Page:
We've learned that teams don't win based on how strong their offseason was. The 2013 Blue Jays and 2012 Marlins are recent proof of that.
We've learned that teams don't win based on how complete their team appears to be on paper. The 2013 Nationals taught us that.
Because of last season's disappointment in D.C., Nats fans probably won't get too excited about anyone declaring them the winner of the winter. It doesn't matter how strong your team looks in December or February. What matters is how your team is playing once the scores start to matter and the calendar turns from summer to fall.
That said, you ask around about how various executives and industry types feel the Nationals have fared so far this offseason, and you'll get an overwhelmingly positive reaction.
General manager Mike Rizzo entered the offseason feeling the Nats had three major needs on their roster - an experienced starting pitcher, a fourth outfielder (preferably one that hits left-handed) and a left-handed reliever.
On the final day of the Winter Meetings, I asked one former big league general manager his thoughts about what the Nats had done this winter. He cracked a bit of a smile.
"I love the Fister addition," he said. "McLouth is a perfect fit for what they needed. And Blevins is a solid pickup. He won't light up the (radar) gun, but he has some (guts). Rizzo's done nice work."
Over the weekend, former Nationals general manager Jim Bowden, who now works for ESPN, graded the job that each team has done to this point in the offseason. He gave the Nationals an "A," one of only three big league teams to get a top grade.
ESPN.com's Jayson Stark listed the Nats in the "winners" column when assessing how the offseason has gone to this point, and quotes one AL executive who says the Nats are "a really good team that got better."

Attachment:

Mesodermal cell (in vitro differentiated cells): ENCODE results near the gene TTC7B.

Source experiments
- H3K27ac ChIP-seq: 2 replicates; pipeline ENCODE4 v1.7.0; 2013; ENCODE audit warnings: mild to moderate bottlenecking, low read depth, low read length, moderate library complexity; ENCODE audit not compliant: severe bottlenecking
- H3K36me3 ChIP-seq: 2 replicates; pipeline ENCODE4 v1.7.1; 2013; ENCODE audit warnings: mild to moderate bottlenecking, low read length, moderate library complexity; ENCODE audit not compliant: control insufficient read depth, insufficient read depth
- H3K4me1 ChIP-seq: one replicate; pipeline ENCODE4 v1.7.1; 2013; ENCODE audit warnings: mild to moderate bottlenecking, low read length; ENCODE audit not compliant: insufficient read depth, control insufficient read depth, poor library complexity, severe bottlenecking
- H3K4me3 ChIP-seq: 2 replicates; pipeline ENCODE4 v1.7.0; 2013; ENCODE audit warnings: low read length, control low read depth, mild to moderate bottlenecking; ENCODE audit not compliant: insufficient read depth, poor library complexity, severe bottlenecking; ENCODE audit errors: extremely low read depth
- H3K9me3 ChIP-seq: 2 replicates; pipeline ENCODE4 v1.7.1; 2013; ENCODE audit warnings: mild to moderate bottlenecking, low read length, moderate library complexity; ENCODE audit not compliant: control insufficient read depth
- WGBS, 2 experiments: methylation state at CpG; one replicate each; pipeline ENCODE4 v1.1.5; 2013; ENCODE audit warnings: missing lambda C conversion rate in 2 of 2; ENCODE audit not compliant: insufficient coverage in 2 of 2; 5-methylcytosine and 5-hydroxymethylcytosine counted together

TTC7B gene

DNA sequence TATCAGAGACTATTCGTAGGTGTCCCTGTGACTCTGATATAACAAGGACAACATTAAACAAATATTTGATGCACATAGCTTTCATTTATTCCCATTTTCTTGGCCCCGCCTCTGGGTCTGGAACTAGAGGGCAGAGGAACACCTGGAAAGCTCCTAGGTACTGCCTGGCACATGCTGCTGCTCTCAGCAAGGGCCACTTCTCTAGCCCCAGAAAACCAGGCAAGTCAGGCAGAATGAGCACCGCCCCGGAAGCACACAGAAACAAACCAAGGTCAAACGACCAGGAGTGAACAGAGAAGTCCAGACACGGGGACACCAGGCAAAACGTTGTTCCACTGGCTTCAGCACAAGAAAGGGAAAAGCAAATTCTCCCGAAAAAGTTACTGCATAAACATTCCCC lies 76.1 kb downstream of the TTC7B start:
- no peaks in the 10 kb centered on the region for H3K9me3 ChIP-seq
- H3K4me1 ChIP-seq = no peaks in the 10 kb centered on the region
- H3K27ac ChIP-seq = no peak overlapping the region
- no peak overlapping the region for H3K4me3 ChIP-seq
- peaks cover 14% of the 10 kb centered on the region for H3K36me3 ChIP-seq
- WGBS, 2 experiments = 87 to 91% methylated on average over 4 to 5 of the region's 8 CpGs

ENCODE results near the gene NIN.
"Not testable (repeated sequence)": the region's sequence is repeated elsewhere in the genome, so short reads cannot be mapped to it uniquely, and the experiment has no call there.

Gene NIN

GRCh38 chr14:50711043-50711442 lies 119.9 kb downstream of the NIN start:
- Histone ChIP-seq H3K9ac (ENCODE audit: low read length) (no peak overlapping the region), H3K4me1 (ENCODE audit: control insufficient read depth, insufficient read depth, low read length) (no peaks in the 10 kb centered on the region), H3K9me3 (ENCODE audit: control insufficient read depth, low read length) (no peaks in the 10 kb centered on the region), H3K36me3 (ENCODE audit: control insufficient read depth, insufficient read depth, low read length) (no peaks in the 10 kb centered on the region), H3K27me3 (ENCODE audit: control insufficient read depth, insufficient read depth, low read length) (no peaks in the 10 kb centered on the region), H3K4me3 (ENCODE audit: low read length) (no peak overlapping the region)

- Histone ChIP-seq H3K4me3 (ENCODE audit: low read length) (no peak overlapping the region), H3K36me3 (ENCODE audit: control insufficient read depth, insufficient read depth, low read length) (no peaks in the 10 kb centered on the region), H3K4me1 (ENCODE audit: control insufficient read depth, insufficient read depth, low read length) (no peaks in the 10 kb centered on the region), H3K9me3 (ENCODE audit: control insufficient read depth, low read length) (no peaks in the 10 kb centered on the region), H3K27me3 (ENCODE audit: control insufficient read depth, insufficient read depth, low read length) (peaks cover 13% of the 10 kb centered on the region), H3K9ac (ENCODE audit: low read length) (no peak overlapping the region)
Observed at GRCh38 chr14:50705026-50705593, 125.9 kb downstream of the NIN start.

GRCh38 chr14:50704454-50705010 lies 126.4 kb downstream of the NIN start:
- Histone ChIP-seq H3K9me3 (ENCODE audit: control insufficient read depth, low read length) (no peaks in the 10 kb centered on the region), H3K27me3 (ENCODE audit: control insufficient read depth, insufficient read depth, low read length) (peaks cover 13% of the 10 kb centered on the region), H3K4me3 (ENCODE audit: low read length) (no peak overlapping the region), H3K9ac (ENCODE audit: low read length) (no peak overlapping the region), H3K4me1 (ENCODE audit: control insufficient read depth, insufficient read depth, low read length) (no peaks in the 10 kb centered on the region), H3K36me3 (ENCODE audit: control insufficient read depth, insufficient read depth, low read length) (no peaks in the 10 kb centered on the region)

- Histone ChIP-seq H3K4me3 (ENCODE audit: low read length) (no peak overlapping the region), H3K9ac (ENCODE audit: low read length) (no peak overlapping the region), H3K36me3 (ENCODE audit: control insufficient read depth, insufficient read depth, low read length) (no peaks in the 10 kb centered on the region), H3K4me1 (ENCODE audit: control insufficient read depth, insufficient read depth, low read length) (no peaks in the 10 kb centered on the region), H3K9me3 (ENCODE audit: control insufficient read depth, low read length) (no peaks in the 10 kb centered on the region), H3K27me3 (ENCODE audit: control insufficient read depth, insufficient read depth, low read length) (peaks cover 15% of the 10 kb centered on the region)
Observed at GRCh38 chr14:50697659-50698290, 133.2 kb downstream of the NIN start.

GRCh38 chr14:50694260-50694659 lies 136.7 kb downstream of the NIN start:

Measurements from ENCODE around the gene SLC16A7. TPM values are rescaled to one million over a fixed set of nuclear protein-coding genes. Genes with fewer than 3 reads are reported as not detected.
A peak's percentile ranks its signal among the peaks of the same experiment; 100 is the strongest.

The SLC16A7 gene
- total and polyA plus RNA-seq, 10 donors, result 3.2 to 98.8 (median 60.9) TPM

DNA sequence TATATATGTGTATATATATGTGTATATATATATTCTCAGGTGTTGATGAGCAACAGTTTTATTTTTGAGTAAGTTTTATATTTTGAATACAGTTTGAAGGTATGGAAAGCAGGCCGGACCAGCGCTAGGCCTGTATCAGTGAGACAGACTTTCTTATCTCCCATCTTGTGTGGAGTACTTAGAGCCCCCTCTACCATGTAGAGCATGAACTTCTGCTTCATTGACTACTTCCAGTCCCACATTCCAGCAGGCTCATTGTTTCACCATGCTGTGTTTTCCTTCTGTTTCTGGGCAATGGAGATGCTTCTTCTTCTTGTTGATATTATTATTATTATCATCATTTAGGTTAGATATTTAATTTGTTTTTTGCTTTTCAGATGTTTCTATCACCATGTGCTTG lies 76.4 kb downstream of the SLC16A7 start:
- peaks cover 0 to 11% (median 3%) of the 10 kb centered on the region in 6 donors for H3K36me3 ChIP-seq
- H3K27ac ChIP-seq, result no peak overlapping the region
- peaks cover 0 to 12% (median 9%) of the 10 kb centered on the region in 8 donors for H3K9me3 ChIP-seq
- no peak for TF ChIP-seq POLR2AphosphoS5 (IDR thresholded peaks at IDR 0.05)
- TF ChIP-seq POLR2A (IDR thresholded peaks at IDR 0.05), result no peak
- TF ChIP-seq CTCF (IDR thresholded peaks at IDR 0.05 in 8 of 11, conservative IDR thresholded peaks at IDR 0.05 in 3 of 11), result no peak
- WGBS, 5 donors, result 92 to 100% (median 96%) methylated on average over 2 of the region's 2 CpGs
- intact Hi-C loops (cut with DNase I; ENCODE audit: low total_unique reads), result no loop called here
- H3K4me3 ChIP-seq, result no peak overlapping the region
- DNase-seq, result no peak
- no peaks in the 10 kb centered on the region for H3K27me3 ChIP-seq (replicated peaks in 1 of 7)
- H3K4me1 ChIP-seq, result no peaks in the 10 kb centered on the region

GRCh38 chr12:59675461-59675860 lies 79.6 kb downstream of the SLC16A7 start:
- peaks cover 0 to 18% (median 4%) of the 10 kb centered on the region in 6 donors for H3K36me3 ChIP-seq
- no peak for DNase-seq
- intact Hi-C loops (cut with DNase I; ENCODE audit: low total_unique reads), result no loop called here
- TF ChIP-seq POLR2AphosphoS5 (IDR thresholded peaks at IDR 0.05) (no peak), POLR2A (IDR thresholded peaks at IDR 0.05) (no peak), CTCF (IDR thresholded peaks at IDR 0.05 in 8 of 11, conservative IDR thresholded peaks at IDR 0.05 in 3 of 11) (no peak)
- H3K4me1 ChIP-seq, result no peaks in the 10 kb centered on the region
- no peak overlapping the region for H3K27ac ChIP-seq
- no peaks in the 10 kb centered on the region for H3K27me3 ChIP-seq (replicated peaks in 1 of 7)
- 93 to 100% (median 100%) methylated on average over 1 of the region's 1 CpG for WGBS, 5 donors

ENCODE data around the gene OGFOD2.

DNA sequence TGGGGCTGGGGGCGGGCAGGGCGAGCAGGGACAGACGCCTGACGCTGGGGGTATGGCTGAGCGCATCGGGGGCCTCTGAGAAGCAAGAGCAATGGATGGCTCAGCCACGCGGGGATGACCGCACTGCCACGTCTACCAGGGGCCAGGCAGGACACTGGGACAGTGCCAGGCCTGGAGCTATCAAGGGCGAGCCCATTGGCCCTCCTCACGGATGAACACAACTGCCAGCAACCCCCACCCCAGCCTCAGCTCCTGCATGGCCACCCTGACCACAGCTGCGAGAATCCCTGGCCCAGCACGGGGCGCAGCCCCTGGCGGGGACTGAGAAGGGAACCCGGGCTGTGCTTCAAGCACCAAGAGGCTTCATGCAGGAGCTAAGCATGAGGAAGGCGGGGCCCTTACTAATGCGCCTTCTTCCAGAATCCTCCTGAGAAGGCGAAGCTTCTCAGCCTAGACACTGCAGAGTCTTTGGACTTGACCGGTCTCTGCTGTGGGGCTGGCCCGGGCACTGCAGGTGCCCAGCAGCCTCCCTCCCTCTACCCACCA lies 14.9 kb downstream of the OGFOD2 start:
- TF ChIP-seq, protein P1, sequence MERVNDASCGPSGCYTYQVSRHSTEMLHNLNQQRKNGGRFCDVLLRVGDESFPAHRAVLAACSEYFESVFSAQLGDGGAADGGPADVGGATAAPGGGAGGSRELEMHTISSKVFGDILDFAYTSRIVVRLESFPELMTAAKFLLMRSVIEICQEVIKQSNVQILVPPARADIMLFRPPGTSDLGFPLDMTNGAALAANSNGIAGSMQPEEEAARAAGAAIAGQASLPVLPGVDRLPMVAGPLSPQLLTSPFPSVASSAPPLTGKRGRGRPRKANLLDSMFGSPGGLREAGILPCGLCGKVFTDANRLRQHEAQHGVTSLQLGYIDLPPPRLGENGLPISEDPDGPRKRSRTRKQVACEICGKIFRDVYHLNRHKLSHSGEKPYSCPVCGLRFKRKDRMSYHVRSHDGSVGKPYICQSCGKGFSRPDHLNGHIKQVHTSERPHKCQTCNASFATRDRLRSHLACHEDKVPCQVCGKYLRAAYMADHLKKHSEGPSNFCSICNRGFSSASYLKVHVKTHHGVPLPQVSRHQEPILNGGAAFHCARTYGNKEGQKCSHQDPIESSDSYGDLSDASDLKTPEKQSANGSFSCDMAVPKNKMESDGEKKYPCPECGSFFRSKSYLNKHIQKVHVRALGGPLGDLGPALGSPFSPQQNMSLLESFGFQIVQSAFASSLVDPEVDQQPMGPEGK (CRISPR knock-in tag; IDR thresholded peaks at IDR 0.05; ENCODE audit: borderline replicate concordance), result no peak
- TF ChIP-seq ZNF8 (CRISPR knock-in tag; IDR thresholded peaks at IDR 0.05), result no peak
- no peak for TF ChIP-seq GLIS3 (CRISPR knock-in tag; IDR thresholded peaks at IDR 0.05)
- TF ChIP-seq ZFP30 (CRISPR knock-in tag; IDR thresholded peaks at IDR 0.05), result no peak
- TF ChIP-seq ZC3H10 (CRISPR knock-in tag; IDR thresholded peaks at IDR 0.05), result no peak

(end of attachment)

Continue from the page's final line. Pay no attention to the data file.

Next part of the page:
As I mentioned above, all of this means nothing. It doesn't guarantee the Nationals will be back in the postseason in 2014 after taking a step back in 2013, and it doesn't mean they'll make a deep playoff push. All it means is that those in and around the baseball community feel that the Nats have improved their roster and taken a step forward over the last couple months.
Take that however you choose.
Meanwhile, FOXSports.com's Ken Rosenthal reports that with the Astros trying to add a first baseman, they could look to the Nats' Tyler Moore, who Houston manager Bo Porter obviously knows from his time as third base coach in D.C.
The Nats like Moore's power potential and feel that he could be a capable big league bat, but he's not currently an essential part of their plans. Moore is the leading candidate to grab what could be the final spot on the Nats' bench (assuming McLouth, Scott Hairston, Danny Espinosa and a backup catcher are the other four), and he's good insurance if Adam LaRoche gets hurt, but if the Nats get what they feel is a fair trade offer, they'd likely be open to the idea of dealing Moore and going another direction with that final bench job.
LaRoche has a $15 million mutual option for 2015 that's unlikely to be picked up, so the Nats could have an opening at first base, but it's unclear whether Moore would be viewed as a top candidate to take over at that spot. Moving Ryan Zimmerman to first is a possibility, and if that isn't the move the Nats make heading into 2015, they might want a more proven major league option over at first.
In essence, the Nats won't give Moore away because he provides nice depth at first base and could be a potent bat off the bench. But if the Astros called and presented an offer, I bet Rizzo would listen.